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Why Does Increased Sun Exposure Seem to Increase Rates of Suicide?
October 5, 2009
Extensive research by epidemiology and psychiatry professionals has indicated a direct relationship between sun exposure and suicide. The in-depth research on this relationship has revealed that suicide risk peaks in the late spring and troughs in late autumn (Lambert et al. 2003, Preti, 1997). Researchers have performed studies in countries around the world including Brazil and Italy that have verified this seasonal suicide risk and no doubt can remain of the validity of this relationship. Evidence explored in an article discussing the seasonality in suicides presents data clearly stating that only violent suicides differ by seasons. According to this article, non-violent suicides do not follow seasonal trends (Preti and Miotto, 1998).
Although these studies have confirmed that the relationship between suicide and sun exposure exists, the cause has yet to be determined. Researchers have considered a number of plausible reasons for the correlation between suicide rates and sunlight exposure. The simplest of these hypotheses suggests that sunlight acts as an antidepressant and is often used in treatment therapies for depression. Therefore, when a patient has suffered from low sunlight exposure for a long period of time, the reintroduction of sunlight into their lives induces motivation. Sunlight’s ability to improve a person’s mood occurs after this motivation. Since the motivation transpires before the mood elevation, the sunlight would actually induce a short-term increased suicide risk (Papadopoulos et al., 2005).
Another hypothesis suggested by researchers revolves around the circadian rhythms that take place during sleep. Researchers suggest that abnormal circadian rhythms commonly found in depressed individuals may occur because of a lack of synchronization between environmental cues and internal clocks. Environmental cues such as daylight and temperature help to set our “internal clocks” or circadian rhythms. These environmental cues fluctuate throughout the year. Daylight hours wax and wane the farther away from the Equator while temperatures change according to the season. As these environmental factors vary throughout the year, the circadian rhythms can become abnormal which, in turn, can decrease the amount of sleep, increase depressive symptoms and heighten the risk of suicide (Souetre et al, 1987).
The final hypothesis suggested by researchers involves sunshine-dependent hormones such as melatonin, cortisol, serotonin, and L-tryptophan (Petridou et al., 2002). According to this hypothesis, during months of few hours of daylight, these hormones would be suppressed. As soon as hours of daylight hours increase, hormone levels would suddenly rise and the drastic change in mood would induce a risk of suicide. Although melatonin is linked to mood stabilization, this hypothesis has yet to be proved.
The research done on sunlight-related suicide focused solely on proving the correlation between increased sunlight and the rise of suicides. Research on melatonin has suggested that increased intake during times of extended sun exposure might reduce mood abnormalities. Since sunlight naturally debilitates melatonin’s ability to decrease mood abnormalities, increased intake may be effective. However, until further research discovers the biological effect of the sunlight on a person’s mental health, no treatment can be advised. Based on the current findings, heightened suicide prevention measures should be in place during the late spring and early summer months for those patients whose depression or other mental health conditions is affected greatly by sun exposure.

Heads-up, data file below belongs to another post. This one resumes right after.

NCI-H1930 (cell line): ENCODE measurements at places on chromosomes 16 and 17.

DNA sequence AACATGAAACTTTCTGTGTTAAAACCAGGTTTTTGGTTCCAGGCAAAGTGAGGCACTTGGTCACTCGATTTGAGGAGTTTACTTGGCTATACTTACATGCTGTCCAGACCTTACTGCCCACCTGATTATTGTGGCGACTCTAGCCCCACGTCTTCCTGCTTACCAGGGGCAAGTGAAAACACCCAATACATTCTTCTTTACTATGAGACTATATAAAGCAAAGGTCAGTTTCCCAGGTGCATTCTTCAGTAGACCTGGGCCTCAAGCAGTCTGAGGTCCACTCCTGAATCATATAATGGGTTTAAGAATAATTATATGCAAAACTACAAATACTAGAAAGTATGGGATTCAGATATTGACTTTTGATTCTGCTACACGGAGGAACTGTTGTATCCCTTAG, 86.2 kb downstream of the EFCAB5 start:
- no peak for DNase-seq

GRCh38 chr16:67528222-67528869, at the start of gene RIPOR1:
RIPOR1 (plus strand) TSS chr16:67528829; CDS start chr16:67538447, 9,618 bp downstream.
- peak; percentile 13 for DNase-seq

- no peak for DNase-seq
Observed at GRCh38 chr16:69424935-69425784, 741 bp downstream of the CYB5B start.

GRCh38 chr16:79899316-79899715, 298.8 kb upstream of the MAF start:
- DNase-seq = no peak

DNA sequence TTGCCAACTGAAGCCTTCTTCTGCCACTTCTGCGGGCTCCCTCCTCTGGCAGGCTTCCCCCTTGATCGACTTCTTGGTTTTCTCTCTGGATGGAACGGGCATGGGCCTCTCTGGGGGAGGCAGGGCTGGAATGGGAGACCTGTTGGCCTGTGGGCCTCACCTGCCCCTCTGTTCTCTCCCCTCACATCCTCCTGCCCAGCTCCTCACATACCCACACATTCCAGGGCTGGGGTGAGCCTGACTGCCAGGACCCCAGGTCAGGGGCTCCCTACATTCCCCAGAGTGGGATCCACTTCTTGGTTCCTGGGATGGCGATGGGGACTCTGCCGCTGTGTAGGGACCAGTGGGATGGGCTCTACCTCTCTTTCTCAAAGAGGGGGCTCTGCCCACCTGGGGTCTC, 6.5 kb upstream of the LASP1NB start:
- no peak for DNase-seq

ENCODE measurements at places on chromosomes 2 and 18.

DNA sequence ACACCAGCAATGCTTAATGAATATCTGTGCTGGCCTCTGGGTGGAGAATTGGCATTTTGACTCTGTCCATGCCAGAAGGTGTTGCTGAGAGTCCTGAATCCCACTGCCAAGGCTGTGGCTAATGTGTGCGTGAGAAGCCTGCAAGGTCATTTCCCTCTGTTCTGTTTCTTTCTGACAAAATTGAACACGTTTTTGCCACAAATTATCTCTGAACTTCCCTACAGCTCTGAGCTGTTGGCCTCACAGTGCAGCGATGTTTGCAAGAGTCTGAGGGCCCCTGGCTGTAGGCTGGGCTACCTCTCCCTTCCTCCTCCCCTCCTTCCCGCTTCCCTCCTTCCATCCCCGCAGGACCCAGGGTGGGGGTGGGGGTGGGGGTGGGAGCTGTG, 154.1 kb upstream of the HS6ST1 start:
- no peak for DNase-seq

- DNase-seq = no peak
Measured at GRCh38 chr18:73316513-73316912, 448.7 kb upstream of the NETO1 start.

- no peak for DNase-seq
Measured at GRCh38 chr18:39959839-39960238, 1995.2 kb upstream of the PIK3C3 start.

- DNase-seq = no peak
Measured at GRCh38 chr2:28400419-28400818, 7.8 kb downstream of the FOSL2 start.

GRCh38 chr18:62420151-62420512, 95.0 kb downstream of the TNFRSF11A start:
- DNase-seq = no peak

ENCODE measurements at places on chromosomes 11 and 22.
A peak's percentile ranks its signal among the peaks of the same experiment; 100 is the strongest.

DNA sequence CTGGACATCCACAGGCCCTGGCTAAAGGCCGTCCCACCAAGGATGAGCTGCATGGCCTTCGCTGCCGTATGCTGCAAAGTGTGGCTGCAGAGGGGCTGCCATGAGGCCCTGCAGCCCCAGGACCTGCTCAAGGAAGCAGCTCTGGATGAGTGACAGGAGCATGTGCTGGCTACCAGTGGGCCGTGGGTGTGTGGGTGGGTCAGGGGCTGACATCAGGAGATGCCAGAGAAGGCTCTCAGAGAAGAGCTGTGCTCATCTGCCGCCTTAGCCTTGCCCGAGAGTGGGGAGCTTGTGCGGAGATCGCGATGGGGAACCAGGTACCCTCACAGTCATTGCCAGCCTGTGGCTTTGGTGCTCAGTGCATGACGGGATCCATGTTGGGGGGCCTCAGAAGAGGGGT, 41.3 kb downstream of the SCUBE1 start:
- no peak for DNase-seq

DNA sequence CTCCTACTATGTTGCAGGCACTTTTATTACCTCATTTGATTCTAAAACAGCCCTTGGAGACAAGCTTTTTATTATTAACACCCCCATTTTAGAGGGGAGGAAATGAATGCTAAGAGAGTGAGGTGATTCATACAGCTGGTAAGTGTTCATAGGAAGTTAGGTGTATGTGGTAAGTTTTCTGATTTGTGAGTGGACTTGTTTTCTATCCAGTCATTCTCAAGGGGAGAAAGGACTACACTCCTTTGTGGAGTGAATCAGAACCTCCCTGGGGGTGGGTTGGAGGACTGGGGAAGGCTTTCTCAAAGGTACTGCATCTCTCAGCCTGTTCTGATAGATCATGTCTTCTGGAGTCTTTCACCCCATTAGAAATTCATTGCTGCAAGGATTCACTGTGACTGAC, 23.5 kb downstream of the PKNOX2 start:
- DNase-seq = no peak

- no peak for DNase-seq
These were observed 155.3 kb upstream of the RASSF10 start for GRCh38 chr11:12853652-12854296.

Those interested in the relationship between sun exposure and suicide risk have been professionals involved in psychiatry and epidemiology. Since suicide often results from severe depression and depression often occurs due to a lack of sunlight, psychiatrists would naturally try to find the link between sun exposure and suicide risk in order to understand and treat their patients more effectively. Similarly, epidemiologists try to identify the causes of diseases and the cause of suicide is often complex. If epidemiologists identify the various risks of suicide, they can understand the cause in a more accurate manner.
My research extended to scholarly journals. The articles were written by psychiatric, epidemiological, and psychological professionals. I chose to research scholarly journals because the articles have been reviewed no unproven claims have been made. Although all of my sources provided useful information, four particular studies proved immeasurably valuable. To begin my research, I searched sun exposure and suicide and then used abstracts from PubMed to guide me to relevant articles. From these abstracts, I found the full articles on GoogleScholar or through the Vanderbilt Library article and e-journal locator.
Although numerous experiments have reported a peak in suicide during the late spring and early summer months, the link between seasons and suicide has yet to be discovered. Research and personal accounts have suggested that moods tend to deteriorate as the number of daily hours of sunlight decreases. Therefore, one would expect rates of suicide to peak during the late fall, early winter months. “A Role of Sunshine in the Trigger of Suicide” seeks to evaluate this counter-intuitive relationship. The researchers of this study first calculated the total hours of sunlight per month from twenty countries. The researchers then utilized a procedure to estimate the peak suicide months and the relative risk of committing suicide for each month. Of the twenty countries studied during this experiment, eighteen were in the Northern Hemisphere and two were in the Southern Hemisphere. However, all countries, regardless of Hemisphere, experienced a seasonality of suicide rates. In particular, the peaks of suicide for every country occurred during the late spring, early summer months of the year. A positive correlation occurred between the number of daylight hours and the suicide risk. A rise in suicide during summer months could have been attributed to behavioural differences, such as more free time. However, the researchers eliminated the summer months to measure the seasonality of the remaining nine months and still found a seasonal change. Therefore, behavioural differences can be eliminated from the argument. Although the researchers could never determine the direct cause of sunlight-related suicide, suggestions of the effects of melatonin and the lag time between exposure and outcome were explained briefly. The study even went so far as to suggest that increased intake of melatonin during seasons of frequent sun exposure might be able to regulate moods more effectively (Petridou et al, 2002)